PSYCHIATRIC NURSES ASSOCIATION of Ireland

PSYCHIATRIC NURSES ASSOCIATION of Ireland
Tel: 045 852300 Email: info@pna.ie

A Number of requests have been received in head office regarding "Indemnity" forms that Nurses could complete and submit to Management. In this regard please find attached an updated version of the form that we previously circulated.

It is our view that the minimum that should be done in any circumstances where wards are left short is that this form should be submitted.

It may not resolve the situation but it will protect you in the event that you are accused at some stage of being aware of a situation that placed patients/clients in jeopardy or militated against safe standards of practice and did nothing about it.

Please also be aware that the very existence of this form creates an added responsibility on a nurse to submit it in the event that you have a concern about any aspect of your practice. I am aware of an inquiry where a Nurse brought short staffing issues to the attention of her Management on several occasions, orally, but this was denied by Management. She was asked to account for, if this was so, why she did not complete her own Unions' (not the PNA) standard "Indemnity" form.

It may also be necessary to complete a clinical incident/close call form. This will have the benefit of alerting the insurance companies of the unsafe or potentially unsafe situation in your ward/unit. These forms should be available on the Ward/Unit.

Nurses on a Unit left short staffed should also demand a "Risk Assessment" required under Section 19 of the Health Safety and Welfare Act 2005.
In addition to this Nurses in charge of a Ward/Unit and up to and including a Hospital/Service need to be mindful of Section 80 & 81 of this Act.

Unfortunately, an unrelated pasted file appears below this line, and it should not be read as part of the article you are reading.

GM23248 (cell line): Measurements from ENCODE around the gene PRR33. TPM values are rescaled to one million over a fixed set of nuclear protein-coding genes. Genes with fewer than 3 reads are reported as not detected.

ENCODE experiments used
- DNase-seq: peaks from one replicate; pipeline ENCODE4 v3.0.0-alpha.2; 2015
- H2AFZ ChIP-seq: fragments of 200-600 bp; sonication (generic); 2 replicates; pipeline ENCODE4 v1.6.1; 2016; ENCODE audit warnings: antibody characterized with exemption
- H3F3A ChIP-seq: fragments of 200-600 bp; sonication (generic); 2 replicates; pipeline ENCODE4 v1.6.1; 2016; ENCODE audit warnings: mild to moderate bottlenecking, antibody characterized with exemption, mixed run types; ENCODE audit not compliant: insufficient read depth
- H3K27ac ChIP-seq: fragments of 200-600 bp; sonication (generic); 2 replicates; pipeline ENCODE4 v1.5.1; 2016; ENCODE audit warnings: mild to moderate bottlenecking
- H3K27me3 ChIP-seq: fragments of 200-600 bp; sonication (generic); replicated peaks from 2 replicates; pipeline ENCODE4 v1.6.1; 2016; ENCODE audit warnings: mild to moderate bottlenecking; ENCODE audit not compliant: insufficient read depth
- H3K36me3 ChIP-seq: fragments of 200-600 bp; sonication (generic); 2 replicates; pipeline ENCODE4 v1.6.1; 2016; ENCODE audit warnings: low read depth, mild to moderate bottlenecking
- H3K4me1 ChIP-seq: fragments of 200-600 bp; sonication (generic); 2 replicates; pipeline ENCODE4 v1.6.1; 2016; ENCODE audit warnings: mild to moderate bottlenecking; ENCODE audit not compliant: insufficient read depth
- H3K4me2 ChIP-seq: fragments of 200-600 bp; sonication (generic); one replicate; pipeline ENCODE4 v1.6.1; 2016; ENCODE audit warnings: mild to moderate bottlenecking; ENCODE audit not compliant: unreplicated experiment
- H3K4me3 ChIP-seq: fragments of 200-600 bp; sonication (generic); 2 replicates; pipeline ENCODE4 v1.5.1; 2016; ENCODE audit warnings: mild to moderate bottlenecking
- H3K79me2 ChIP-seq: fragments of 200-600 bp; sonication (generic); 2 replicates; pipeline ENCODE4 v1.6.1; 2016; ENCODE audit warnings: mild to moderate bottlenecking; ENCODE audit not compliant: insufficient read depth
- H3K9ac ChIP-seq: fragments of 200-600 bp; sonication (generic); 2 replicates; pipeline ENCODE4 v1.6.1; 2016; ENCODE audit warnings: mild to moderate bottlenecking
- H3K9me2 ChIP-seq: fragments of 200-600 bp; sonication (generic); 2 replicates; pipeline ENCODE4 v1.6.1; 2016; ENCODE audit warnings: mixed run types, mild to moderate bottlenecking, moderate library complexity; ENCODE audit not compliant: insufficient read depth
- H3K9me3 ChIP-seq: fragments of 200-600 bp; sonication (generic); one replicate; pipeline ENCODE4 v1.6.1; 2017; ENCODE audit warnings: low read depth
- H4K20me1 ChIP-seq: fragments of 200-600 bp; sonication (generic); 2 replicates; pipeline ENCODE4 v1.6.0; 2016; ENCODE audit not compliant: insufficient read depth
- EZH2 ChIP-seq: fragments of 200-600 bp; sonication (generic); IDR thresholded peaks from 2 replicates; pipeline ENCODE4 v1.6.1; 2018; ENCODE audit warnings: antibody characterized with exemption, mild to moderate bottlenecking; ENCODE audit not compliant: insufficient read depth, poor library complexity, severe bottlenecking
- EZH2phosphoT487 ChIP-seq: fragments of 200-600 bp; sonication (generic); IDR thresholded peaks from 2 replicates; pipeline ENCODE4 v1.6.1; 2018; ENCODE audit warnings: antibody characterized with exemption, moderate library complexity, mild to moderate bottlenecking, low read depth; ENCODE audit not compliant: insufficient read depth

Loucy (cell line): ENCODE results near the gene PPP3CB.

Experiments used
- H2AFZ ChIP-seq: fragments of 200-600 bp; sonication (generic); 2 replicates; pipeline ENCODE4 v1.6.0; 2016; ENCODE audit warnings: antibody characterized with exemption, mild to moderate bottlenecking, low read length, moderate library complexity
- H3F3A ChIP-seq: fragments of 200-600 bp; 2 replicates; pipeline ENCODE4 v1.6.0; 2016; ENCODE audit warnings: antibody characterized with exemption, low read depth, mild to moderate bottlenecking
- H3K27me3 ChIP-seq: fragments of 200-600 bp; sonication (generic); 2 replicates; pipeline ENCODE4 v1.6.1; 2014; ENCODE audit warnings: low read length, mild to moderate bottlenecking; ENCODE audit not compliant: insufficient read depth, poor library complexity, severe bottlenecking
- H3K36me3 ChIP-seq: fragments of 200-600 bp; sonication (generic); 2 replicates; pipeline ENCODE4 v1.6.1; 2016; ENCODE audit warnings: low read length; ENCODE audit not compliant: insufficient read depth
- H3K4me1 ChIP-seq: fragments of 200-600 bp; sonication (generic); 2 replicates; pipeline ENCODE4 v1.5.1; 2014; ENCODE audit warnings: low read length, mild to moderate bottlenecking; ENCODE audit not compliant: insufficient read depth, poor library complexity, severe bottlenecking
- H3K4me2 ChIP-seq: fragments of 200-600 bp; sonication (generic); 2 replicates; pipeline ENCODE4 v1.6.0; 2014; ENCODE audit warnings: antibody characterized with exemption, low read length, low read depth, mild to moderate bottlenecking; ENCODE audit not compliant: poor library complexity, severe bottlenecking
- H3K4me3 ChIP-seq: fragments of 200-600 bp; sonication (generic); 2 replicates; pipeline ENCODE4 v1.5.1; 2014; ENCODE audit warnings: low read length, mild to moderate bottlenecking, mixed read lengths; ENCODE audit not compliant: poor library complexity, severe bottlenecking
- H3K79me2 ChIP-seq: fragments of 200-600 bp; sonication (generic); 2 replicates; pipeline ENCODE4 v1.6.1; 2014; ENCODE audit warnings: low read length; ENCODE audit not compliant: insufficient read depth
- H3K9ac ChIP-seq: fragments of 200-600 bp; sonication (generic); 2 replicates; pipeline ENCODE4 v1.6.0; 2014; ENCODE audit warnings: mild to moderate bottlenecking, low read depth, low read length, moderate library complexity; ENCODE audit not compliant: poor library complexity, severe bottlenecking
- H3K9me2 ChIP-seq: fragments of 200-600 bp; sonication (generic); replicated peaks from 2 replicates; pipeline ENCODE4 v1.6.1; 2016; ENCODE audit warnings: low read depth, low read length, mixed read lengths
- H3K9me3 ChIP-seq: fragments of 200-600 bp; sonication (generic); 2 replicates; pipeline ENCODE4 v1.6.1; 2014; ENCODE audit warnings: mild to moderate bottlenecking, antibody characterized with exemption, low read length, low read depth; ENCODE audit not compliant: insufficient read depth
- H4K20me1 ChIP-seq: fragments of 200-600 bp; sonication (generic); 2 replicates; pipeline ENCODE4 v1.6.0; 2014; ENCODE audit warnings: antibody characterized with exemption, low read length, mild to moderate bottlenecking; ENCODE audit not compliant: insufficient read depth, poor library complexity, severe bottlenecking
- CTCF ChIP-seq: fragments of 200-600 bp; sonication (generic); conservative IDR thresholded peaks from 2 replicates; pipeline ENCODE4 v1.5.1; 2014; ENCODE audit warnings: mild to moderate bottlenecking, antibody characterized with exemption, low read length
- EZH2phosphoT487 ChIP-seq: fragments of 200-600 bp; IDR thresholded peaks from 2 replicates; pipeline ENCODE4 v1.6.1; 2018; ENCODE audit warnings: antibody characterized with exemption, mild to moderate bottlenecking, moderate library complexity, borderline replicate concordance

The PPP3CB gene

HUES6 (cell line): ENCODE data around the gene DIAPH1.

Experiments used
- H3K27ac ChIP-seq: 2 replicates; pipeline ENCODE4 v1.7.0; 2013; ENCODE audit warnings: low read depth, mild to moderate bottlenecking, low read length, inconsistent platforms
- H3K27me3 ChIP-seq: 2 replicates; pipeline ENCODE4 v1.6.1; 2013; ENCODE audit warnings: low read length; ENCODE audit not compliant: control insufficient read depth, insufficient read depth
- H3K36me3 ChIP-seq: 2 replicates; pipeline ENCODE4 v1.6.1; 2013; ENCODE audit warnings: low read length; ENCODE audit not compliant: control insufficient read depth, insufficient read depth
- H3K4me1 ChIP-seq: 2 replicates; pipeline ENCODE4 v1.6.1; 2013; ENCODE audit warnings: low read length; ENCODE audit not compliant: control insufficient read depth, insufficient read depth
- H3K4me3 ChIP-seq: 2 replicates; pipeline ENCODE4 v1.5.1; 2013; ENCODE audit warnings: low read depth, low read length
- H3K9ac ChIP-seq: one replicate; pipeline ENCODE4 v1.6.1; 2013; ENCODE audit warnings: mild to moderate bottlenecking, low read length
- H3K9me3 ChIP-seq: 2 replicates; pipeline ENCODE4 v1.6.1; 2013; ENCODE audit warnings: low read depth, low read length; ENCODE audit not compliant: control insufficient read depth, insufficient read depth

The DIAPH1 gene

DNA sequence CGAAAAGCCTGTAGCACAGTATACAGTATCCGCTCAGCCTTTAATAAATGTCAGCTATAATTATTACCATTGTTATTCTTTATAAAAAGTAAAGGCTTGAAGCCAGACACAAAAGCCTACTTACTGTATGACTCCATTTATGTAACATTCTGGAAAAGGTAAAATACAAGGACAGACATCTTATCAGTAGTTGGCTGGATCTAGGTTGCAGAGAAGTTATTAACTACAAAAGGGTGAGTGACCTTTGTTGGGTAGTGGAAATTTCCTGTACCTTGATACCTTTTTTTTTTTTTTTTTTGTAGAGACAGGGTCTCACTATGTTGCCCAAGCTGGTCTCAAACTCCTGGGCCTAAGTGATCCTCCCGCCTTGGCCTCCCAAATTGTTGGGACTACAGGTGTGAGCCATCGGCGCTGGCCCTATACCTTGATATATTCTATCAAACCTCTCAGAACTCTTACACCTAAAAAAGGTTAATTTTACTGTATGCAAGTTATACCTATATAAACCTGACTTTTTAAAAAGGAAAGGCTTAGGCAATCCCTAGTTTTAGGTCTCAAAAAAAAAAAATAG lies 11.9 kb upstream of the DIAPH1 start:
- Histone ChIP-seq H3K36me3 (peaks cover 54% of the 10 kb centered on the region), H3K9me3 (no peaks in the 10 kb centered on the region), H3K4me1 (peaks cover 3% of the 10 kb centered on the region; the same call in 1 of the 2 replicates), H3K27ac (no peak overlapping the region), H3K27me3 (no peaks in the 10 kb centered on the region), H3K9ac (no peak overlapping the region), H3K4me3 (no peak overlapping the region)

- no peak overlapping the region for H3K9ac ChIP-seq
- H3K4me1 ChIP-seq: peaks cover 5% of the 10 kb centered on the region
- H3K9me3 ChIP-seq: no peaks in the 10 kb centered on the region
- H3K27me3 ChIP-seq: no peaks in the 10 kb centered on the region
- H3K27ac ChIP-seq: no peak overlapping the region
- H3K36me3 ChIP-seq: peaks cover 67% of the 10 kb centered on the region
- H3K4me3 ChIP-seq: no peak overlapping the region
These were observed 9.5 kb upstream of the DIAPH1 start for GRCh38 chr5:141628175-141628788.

Section 80 :  "Liability of Managers"
Outlines that where an offence is committed 'by an undertaking and the doing of the acts that constituted  the offence has been authorised, or consented to by, or is attributed to connivance or neglect on the part of, a person, being a director, manager, or other similar officer…….. or a person who purports to act in any such capacity, that person as well as the undertaking shall be guilty of an offence….."

 

Section 81: "Onus of Proof."
"In any proceedings for an offence under any of the relevant statutory provisions consisting of a failure to comply with a duty or requirement to do something so far as is practicable or so far as is reasonably practicable, or to use the best practicable means to do something, it shall be for the accused to prove that it was not practicable or not reasonably practicable to do more than was in fact done to satisfy the duty or requirement, or that there was no better practicable means than was in fact used to satisfy the duty or requirement.

Definition of "Reasonably Practicable."

The extent of an obligation which is said to require an employer to take reasonably practicable measures has been explored by the Courts, particularly in the context of occupational health and safety law.

For example, in Boyle - v - Marathon Petroleum (Ireland) Ltd. (1992) 2 IR 460, the Supreme Court held that reasonable practicability creates a duty that "is more extensive than the common law duty that devolves on employers to exercise reasonable care in various respects as regards their employees. It is an obligation to take all practicable steps. That seems to me to involve more than that they should respond that they, as employers, did all that was reasonably to be expected of them in a particular situation" (Mr Justice O'Flaherty)
(Trust in Care 2005)

For example the smart alec response that I got from a Senior Nurse whom I had contacted about a unit left dangerously short, commented " what do you expect me to do, knit a nurse for you?" this Nurse Manager would in my view not meet the requirement that he did all that could reasonably be expected of him and had something happened in that Unit that individual could have been prosecuted and held personally liable.

Our advice to any nurse from the Staff Nurse acting up for a day to Directors  of Nursing is not to accept responsibility for deficits arising out of the Embargo/Moratorium that is affecting patient care. Pass it on to your Line Manager by using the form attached.

In addition members need to have regard to the Directive circulated to members of all the Trade Unions in the Health Service and of the necessity to comply with these Directives.

Conference 2009 has also made it clear that branches who wish to challenge these cutbacks by way of Industrial Action up to and including strike action will receive the full support of the PNA in ensuring that the action is successful.

To access our standard Indeminity Form click here